8. Apply for and obtain a permit, authorization, or certification: Issuers/offerors of “other crypto-assets” need to seek and receive authorization from the national authorities before issuance of crypto-assets. Crypto-asset service providers and issuers/offerors of ART need to seek authorization from national authorities in order to operate or issue crypto-assets, while issuers/offerors of EMT shall seek and obtain certification as a credit institution or an electronic money institution before issuance. For issuance of ART which is decentralized crypto-assets or whose issuers are established in third countries, a crypto-asset service provider operating a trading platform may also be authorized as an offeror following certain requirements.
  9. Notify authorities: All issuers/offerors are required to notify national authorities prior to issuance of crypto-assets. Issuers/offerors of EMT even need to notify the authorities prior to publication of their whitepaper.
  10. Keep yourself informed of additional requirements: We can expect further clarification in form of guidelines and details of the requirements of MiCA from relevant authorities (such as the European Banking Authority (EBA) and national authorities), as well as from other relevant stakeholders and EU institutions. Also, by 1 January 2025, the EU Commission shall include crypto-asset mining in the economic activities that contribute substantially to climate change mitigation in the EU Sustainable Finance Taxonomy, in accordance with Article 10 of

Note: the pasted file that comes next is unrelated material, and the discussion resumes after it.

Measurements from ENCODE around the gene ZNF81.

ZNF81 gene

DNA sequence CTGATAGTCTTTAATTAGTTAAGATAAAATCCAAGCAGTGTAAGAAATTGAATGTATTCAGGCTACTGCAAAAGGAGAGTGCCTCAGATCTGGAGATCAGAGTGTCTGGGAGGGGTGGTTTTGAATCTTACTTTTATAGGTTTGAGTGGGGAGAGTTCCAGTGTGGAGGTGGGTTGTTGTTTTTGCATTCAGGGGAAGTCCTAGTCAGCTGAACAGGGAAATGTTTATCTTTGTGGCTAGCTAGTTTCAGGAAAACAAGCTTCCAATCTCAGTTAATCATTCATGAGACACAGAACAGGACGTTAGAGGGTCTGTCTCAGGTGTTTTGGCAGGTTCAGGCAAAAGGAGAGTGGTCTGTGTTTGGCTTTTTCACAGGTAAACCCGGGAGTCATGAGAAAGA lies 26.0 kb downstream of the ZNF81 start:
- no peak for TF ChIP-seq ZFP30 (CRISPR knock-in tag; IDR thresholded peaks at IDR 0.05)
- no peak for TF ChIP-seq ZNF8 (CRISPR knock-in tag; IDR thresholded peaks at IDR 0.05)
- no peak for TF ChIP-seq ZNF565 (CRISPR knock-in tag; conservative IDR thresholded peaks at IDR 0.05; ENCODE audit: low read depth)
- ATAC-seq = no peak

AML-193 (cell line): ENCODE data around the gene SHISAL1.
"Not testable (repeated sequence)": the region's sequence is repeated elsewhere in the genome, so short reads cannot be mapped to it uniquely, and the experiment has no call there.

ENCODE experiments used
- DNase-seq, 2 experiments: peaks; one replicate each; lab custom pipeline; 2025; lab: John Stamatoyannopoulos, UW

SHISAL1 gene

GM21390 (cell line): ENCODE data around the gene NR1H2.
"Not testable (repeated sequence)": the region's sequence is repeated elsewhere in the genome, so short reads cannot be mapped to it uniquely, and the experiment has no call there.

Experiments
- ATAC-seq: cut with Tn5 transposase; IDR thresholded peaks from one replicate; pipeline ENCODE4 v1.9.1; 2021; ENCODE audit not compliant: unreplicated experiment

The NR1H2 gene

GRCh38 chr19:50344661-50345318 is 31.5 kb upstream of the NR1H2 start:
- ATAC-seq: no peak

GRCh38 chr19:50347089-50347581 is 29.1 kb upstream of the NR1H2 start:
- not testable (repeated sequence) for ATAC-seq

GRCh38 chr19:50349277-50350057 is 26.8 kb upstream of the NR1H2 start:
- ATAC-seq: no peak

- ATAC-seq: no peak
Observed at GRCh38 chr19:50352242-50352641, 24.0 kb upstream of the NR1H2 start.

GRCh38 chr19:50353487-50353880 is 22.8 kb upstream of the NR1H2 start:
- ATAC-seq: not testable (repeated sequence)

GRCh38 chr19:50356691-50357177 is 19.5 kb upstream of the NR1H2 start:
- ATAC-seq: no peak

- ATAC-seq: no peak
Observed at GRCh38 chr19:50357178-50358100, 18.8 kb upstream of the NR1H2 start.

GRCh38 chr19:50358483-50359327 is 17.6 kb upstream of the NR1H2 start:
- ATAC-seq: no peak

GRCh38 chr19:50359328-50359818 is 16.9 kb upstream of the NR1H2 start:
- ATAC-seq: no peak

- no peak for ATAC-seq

Regulation (EU) 2020/852. As with every legal framework, it is vital to keep track of case law and interpretations of the law by courts and supervisory authorities. Actors in the crypto sector will do wise to keep up with the development of this area of law.

The ten steps provided for above is examples of what crypto companies will need to do to prepare for the MiCA regulation once it is adopted, and it shall not be seen as an exhaustive list of requirements and actions. Especially for crypto-asset service providers, MiCA provides for special rules for different kind of services.

Does it seem like there is a lot to do to prepare for the new rules? We can only agree. But don’t worry – Setterwalls is here to help you to navigate in this new regulatory landscape and help you with preparing for MiCA. Curious to know more? Don’t hesitate to reach out to our dedicated team.